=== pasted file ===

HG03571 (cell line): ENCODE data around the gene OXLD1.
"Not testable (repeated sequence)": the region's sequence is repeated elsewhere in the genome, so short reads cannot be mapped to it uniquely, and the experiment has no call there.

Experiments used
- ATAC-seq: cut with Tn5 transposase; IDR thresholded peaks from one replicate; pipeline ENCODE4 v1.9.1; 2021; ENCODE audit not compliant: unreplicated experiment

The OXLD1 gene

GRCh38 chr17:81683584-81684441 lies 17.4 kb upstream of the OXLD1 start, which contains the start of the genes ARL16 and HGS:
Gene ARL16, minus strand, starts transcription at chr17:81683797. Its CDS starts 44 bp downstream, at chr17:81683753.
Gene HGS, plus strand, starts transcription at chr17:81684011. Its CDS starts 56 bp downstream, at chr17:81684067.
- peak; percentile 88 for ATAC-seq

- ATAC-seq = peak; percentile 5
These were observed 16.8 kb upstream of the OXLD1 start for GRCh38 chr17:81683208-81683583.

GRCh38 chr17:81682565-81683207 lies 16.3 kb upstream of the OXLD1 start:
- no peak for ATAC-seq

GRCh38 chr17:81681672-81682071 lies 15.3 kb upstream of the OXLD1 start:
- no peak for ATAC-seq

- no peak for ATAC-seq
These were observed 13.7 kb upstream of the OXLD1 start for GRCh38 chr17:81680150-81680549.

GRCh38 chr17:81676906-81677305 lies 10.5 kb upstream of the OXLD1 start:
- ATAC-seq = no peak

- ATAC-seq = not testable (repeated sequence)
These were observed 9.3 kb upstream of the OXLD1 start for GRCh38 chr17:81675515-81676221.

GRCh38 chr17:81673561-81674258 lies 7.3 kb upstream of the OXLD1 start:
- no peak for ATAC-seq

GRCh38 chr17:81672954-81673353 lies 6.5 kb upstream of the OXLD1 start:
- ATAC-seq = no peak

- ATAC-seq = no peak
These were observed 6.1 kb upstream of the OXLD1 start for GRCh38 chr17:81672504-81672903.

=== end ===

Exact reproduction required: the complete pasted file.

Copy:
HG03571 (cell line): ENCODE data around the gene OXLD1.
"Not testable (repeated sequence)": the region's sequence is repeated elsewhere in the genome, so short reads cannot be mapped to it uniquely, and the experiment has no call there.

Experiments used
- ATAC-seq: cut with Tn5 transposase; IDR thresholded peaks from one replicate; pipeline ENCODE4 v1.9.1; 2021; ENCODE audit not compliant: unreplicated experiment

The OXLD1 gene

GRCh38 chr17:81683584-81684441 lies 17.4 kb upstream of the OXLD1 start, which contains the start of the genes ARL16 and HGS:
Gene ARL16, minus strand, starts transcription at chr17:81683797. Its CDS starts 44 bp downstream, at chr17:81683753.
Gene HGS, plus strand, starts transcription at chr17:81684011. Its CDS starts 56 bp downstream, at chr17:81684067.
- peak; percentile 88 for ATAC-seq

- ATAC-seq = peak; percentile 5
These were observed 16.8 kb upstream of the OXLD1 start for GRCh38 chr17:81683208-81683583.

GRCh38 chr17:81682565-81683207 lies 16.3 kb upstream of the OXLD1 start:
- no peak for ATAC-seq

GRCh38 chr17:81681672-81682071 lies 15.3 kb upstream of the OXLD1 start:
- no peak for ATAC-seq

- no peak for ATAC-seq
These were observed 13.7 kb upstream of the OXLD1 start for GRCh38 chr17:81680150-81680549.

GRCh38 chr17:81676906-81677305 lies 10.5 kb upstream of the OXLD1 start:
- ATAC-seq = no peak

- ATAC-seq = not testable (repeated sequence)
These were observed 9.3 kb upstream of the OXLD1 start for GRCh38 chr17:81675515-81676221.

GRCh38 chr17:81673561-81674258 lies 7.3 kb upstream of the OXLD1 start:
- no peak for ATAC-seq

GRCh38 chr17:81672954-81673353 lies 6.5 kb upstream of the OXLD1 start:
- ATAC-seq = no peak

- ATAC-seq = no peak
These were observed 6.1 kb upstream of the OXLD1 start for GRCh38 chr17:81672504-81672903.